The California RAM Challenge

No, this is not a truck commercial, but it is a serious attempt to run off the road California’s latest renewable energy workout program called the Renewable Auction Mechanism (RAM).

Both PG&E and SCE have filed motions for reconsideration January 18 2011 at the California Public Utilities Commission alleging that the CPUC decision in December 2010 imposing this reverse auction mechanism is contrary to law.  If the CPUC denies their motion, which is likely since the commission adopted the RAM mechanism by a 5-0 vote, the utilities would then go to court to overturn the decision.

California has a problem

Renewable energy advocates saw their goal of 33% state renewable portfolio standard vetoes by former Governor Schwarzenegger who said the bill was defective.  He then issued an executive order putting the 33% rule into effect administratively.  That EO expired with the Terminator’s term of office.

So technically, the law of the land in the Golden State is 20% RPS and the problem is we are about to achieve it!  In business achieving your goal is good, in politics not necessarily.  Raising the goal to 33% is seen as essential to keep the renewable project pipeline full.

Solar Energy has a problem too

While the market for solar energy worldwide is growing fast so is the competition especially from China.  Chinese exports of low cost solar photovoltaic panels is undercutting the business of domestic solar manufacturers in every market of the world.  China’s strategy of driving down prices to gain market share for their own production lines may be good for consumers but it is bad for the solar energy producers.

The solar energy lobby worked hard to get the reverse auction mechanism approved to add an addition 1000 mw of RPS procurement requirement to the big three investor owned utilities.  The RAM decision also set a specific timeline of two auctions per year to reach the goal.  It also suspended the requirement that the auction winners’ prices must be at or below the CPUC market price referent rule which limits how much a utility can pay for renewable energy over the competitive market price.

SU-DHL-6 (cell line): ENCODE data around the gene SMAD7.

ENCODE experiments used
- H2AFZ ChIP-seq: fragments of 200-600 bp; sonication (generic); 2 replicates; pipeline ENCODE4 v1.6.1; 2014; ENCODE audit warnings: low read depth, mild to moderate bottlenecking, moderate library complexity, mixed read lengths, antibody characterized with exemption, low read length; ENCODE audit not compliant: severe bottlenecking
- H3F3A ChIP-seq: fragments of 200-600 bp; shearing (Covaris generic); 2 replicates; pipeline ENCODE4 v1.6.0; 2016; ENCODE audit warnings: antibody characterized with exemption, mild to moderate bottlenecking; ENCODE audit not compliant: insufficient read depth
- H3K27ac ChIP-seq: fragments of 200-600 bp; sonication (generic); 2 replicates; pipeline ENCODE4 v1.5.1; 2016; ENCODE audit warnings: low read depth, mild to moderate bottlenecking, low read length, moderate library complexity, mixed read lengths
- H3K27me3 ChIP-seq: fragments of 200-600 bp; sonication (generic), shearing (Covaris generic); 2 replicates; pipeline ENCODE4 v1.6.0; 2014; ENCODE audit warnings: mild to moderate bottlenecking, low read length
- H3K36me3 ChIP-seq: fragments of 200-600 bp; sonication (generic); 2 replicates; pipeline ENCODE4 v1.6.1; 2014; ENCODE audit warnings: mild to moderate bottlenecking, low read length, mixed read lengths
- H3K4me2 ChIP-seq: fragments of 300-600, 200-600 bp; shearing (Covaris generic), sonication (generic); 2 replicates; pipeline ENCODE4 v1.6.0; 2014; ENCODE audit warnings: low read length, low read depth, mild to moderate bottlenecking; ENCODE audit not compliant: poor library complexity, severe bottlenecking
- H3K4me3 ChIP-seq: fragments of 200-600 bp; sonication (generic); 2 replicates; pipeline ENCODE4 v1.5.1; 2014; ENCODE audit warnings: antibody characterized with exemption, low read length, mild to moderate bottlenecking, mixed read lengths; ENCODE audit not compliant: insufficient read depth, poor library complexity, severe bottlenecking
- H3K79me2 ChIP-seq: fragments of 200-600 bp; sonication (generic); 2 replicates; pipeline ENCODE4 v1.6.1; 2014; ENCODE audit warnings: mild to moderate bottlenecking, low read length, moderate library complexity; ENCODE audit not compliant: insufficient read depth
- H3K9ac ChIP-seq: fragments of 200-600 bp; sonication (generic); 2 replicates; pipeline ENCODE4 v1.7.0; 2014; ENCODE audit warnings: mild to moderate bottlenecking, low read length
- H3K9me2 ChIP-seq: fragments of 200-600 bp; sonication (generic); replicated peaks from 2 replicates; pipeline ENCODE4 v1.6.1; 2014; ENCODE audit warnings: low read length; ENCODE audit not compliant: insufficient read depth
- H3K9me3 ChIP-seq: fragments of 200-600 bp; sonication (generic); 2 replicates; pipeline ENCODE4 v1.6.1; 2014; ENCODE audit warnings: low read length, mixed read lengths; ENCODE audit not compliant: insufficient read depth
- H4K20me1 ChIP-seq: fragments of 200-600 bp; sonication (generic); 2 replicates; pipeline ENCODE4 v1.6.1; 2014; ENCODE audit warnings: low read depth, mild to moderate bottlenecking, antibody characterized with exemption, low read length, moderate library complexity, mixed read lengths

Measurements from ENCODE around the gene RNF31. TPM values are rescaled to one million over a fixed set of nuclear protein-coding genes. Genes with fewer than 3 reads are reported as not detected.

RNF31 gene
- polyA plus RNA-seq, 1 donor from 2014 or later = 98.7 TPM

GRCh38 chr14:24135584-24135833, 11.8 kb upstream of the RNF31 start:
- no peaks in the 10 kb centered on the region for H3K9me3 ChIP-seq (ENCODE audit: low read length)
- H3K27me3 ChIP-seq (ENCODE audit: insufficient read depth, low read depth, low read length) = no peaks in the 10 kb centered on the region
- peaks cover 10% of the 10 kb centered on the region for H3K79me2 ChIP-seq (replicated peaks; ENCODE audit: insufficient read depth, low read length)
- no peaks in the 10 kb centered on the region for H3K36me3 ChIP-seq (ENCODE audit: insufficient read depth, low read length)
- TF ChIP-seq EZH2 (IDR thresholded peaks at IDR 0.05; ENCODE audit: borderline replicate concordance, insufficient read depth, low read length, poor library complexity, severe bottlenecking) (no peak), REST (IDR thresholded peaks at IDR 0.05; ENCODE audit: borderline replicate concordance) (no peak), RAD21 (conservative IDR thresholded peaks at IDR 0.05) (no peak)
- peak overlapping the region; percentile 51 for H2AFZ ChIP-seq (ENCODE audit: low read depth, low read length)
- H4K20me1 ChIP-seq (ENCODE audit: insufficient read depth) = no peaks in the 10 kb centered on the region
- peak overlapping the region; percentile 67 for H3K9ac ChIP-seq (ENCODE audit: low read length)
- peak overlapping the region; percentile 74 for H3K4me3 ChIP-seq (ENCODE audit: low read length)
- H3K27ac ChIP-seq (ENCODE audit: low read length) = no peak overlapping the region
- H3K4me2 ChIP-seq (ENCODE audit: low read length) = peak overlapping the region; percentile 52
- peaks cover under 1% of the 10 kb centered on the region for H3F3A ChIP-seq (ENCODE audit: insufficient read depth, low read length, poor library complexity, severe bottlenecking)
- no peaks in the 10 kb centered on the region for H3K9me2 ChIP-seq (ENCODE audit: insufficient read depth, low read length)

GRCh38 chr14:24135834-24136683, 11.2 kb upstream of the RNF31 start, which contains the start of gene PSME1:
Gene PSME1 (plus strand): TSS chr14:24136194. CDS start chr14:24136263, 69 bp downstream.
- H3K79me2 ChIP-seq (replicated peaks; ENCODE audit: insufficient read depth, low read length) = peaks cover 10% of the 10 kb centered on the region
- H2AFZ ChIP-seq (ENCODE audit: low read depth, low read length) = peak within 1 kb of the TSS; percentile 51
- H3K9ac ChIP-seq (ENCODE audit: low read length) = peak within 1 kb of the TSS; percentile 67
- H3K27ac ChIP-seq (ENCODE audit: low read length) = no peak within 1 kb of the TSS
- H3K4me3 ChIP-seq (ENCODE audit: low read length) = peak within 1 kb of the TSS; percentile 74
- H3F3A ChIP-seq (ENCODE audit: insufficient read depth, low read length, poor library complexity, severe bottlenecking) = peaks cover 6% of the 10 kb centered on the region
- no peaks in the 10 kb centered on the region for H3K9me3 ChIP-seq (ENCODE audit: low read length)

The utilities cried foul claiming the CPUC does not have the authority under California law to support the RAM decision because RAM only applies to the big three IOUs not every CPUC jurisdictional utility, that RAM forces the utilities to go beyond the statutory 20% RPS target, and that it ignores the market price reference cap.

So what?

  • California’s investor owned utilities are nearing their 20% RPS goals and want to declare victory fearing that buying more renewable energy than the law requires at above market prices will bring a ratepayer backlash over rising utility bills.
  • While California politicians, regulators and renewable energy vendors dream of a 33% RPS future the law says 20% is the cap and there is little prospect of getting it raised.
  • The RAM decision by the CPUC appears to be at odds with the law in three ways that are not easy for the CPUC to fix and still make the program work as planned.
  • The solar energy advocates for RAM are racing to complete projects before Federal loan guarantees deadlines and other stimulus money extensions run out at the end of 2011.
  • Competition from China is growing ever fiercer for the solar industry as prices on imported solar panels falls making them the cheapest option. RAM was seen as a way to prop up solar energy sales volume fast to help offset the full brunt of Chinese competition.  Allowing utilities to pay above the market price referent for solar procurements favors American producers.
  • There are growing outcries over taxpayer money subsidizing solar panel purchases from China—the same problem faced in Europe when Spain and then Germany cut feed-in-tariffs as domestic panel producers decried China’s undercutting their prices and taking market share.

If the CPUC denies rehearing and the utilities go to court they essential win because it delays the implementation of RAM or casts financial doubt on contracts entered in under RAM until the litigation is resolved.  In a renewable energy market of falling equipment prices due to China’s export drive for market share and waning Federal and State subsidy opportunities the solar market future does not look as sunny without RAM in California.

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